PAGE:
3. Use Actual Severed Heads Instead Of Pumpkins
These are readily available from your local ISIS outlet. Warning: these are heavier than they look. Consult the nearest FBI office for details, followed by the nearest federal prison.
4. Hang Warning Signs That The Treats You Provide Use GMO Food
Apparently, people are scared of things they know nothing about despite the fact that people who do know a thing or two about science have established no adverse effects from GMO. People are scary.
Seriously, this guy is the greatest insurance policy against a presidential assassination since Dan Quayle.
6. Use The Word “Literally” In Every Sense But Literally
Only if you answer the door as a ghost or zombie can you use the statement, “I literally DIED,” correctly. This might only work on intelligent people, so if your neighborhood includes a significant number of NY Jets or Calgary Flames fans, prepare for disappointment. Note: this also applies to the use of “racist” to mean bigotry in general.
This method has the bonus effect of scaring the crap out of YOU when you see who comes by as a result.
8. Forget Blood; High-Fructose Corn Syrup Is The Way To Go
Apparently, everyone who consumes high-fructose corn syrup will die. Fact. Science! Also, statistics. We’re not sure whether that should carry an exclamation point.
We’re not quite sure where to find this, actually, but we’re told by much of the media that this is the least desirable thing to have.
10. Repeatedly Play A Recording Of A Woman Saying, “We Have To Talk”
Admit it: your adrenalin started flowing just from reading this.
Lansing, MI, September 17 – Frustrated at the continued lack of attention to the results of his hard work writing articles for his blog, local man Alex Dufresne has resolved to remedy the situation by administering a beating to each person he encounters who has not read his most recent entry.
Dufresne, 38, decided to take matters into his own hands, so to speak, after a particularly well-written and incisive post went unread by others, despite his sharing it on the usual social networks and various other means. The mission is set to begin today after he finishes his shift as a floor manager for a sporting goods retail chain.
At least fifty of Dufresne’s followers usually read his offerings within 24 hours of his posting them, but his most recent article, which involved clever wordplay, scathing social satire, and a healthy dose of ridicule for holders of political opinions different from his, was read by only four people by the time the first 24 hours elapsed, and not a single one deemed it worthy enough to Like or share on Facebook or Twitter. The feeling of being ignored led Dufresne to the conclusion that, lacking the resources and budget of a big-time media outlet or advertiser, his only option lay in convincing people one by one that reading his blog was better for them than not reading it.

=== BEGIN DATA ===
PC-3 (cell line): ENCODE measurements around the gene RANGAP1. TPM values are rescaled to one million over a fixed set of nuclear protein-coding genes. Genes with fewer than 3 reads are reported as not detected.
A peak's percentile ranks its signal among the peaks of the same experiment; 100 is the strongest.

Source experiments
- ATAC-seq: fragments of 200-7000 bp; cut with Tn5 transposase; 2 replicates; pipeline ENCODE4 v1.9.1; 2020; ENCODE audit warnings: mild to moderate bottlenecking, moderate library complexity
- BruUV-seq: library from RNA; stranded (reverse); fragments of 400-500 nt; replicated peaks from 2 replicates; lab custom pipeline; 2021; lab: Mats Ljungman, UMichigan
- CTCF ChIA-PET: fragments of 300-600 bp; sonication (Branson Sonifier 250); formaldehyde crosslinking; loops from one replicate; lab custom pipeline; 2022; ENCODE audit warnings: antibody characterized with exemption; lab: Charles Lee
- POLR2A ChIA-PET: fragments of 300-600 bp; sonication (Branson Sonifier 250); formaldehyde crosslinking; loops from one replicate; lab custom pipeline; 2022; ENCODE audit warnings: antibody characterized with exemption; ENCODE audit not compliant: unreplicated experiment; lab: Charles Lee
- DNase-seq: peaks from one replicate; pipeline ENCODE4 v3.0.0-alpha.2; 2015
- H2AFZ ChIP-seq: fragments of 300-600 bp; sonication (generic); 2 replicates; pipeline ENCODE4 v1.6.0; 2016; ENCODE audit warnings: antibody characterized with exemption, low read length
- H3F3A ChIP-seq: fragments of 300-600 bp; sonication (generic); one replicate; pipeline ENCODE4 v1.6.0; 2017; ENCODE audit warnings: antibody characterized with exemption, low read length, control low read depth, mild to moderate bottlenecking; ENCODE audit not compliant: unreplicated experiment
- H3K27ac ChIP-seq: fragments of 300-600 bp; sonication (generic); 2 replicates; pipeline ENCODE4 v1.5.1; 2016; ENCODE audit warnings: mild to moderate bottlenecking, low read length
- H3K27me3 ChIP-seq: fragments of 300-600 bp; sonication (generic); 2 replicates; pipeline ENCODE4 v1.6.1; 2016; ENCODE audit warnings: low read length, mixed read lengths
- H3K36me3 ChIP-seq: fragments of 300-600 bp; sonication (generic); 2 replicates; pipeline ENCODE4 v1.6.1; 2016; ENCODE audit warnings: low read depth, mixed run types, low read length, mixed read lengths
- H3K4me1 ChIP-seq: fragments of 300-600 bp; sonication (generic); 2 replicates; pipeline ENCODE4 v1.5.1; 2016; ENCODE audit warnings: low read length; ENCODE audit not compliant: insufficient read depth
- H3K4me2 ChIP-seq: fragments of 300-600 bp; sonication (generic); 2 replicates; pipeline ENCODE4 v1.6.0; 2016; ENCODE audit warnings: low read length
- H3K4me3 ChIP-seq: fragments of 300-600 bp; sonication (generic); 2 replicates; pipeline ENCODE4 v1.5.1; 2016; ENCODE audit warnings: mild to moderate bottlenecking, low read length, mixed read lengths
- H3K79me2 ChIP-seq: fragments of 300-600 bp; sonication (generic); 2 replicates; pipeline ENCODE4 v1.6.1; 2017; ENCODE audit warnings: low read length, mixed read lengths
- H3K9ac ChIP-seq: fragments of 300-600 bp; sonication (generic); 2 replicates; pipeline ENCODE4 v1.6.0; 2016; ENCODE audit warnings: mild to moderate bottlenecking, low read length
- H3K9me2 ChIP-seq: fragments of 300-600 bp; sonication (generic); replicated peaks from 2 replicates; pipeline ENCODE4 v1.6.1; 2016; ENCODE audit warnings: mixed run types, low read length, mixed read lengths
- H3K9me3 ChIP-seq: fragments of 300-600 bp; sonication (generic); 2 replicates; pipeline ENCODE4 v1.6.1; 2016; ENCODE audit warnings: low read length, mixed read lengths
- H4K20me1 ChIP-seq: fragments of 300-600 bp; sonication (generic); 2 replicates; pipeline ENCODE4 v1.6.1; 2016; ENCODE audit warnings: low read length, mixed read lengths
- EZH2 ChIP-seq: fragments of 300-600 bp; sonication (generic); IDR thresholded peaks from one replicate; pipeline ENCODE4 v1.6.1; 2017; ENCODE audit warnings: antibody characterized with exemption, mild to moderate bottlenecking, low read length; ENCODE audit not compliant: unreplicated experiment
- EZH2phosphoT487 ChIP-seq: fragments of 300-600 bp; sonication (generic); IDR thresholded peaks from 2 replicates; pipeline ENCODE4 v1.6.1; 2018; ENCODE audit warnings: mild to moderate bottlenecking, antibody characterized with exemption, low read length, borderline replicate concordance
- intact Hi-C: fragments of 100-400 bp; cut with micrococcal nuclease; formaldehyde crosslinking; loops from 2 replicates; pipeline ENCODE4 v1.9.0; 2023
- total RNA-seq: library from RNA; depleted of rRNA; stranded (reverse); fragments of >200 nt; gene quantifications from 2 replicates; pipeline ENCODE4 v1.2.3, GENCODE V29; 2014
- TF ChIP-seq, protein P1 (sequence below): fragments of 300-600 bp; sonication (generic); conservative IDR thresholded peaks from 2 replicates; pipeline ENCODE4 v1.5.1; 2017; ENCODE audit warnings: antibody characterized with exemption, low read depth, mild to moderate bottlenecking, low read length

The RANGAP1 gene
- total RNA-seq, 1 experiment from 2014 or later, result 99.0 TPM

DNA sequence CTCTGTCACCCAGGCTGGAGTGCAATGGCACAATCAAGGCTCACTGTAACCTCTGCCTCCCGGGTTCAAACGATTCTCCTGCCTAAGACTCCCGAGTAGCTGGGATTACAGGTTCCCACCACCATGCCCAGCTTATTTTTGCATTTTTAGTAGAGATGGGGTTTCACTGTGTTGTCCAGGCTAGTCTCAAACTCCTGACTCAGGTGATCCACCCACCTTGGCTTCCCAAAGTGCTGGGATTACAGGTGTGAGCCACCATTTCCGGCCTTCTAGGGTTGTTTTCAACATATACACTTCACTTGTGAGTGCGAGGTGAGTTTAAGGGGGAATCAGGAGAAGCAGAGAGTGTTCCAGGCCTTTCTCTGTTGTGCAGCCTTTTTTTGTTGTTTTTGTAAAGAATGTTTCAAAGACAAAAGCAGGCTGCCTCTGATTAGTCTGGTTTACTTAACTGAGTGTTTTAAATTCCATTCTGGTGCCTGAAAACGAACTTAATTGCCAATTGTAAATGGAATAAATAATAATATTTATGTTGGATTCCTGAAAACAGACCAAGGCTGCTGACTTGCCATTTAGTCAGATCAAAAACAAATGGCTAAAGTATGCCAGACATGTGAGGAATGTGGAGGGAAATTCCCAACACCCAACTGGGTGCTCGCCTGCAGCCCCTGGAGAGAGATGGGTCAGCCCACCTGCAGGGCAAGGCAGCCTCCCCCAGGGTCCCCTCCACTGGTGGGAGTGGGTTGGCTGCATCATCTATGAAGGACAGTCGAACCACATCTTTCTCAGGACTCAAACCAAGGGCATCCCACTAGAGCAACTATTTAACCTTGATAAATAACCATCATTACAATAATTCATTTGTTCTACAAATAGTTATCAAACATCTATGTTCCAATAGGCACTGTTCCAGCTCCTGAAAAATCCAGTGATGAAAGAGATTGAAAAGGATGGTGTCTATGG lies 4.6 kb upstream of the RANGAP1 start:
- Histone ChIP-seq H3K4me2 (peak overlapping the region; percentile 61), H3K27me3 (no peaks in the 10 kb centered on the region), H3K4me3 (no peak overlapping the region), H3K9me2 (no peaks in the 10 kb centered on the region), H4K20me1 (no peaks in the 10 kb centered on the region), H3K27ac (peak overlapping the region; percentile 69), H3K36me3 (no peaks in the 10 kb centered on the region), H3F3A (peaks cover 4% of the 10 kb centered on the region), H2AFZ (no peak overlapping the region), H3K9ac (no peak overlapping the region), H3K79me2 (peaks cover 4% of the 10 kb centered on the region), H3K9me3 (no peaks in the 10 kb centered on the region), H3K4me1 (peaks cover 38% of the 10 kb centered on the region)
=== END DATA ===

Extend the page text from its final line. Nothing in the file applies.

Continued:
The disincentive he hit upon, as it were, was the most direct method that occurred to him: administering a knuckle sandwich to every person he meets who professes ignorance of, or worse, active lack of interest in, his articles. Already, Dufresne has purchased a set of boxing gloves with his employee discount, and will begin whacking people on his way home this afternoon.
This might take a few days, but if I can build of a following loyal enough, I won’t have to worry about this happening ever again,” he says. “I might have to do some follow-up, or some new recruiting a few months down the line as people die or move away, or whatever, but that’s OK. It’s better than sitting at home stewing about it.”
Company analysts had expected the product to sell relatively well on the strength of the product’s novelty and a campaign targeting the coveted 25-35-year-old demographic. However, the campaign seems to have little effect, and retailers are reporting only a handful of sales throughout the Northeast and Midwest regions.
The Backwash campaign highlights the product’s enzymes, which are suspended in a special formulation containing certain proteins such as amylase, which breaks down a set of common but complex organic molecules. The body wash produces a thicker, frothier foam when water is scarce, a contrast with other shampoos and soaps that froth best with a higher minimum level of moisture. The dry frothing was a feature that the company had hoped would translate into a selling point, emphasizing the water-saving advantages that Procter & Gamble calculated would appeal to the ecologically-minded Millennial demographic.
“We don’t yet know exactly where we went wrong,” said brand manager Abel Spitz. “The focus groups were pretty clear on the fact that this body wash’s features were promising, and that the design and color of the packaging was eye-catching and bright. We had a fabulous slogan for the ad campaign, so it’s going to take some more granular data analysis to get to the bottom of this.” The “Spray It, Don’t Say It” campaign launched in February, with ads on billboards, in print media, online, and a sprinkle of spots on network TV.
Spitz hopes his other brands make up for the losses generated by the Backwash failure. He also oversees a whitening toothpaste called Tartar Sauce and a nasal decongestant called Gland Opening. Even if they do well, says Spitz, “this one is hard to swallow.”
Also see PreOccupied Territory.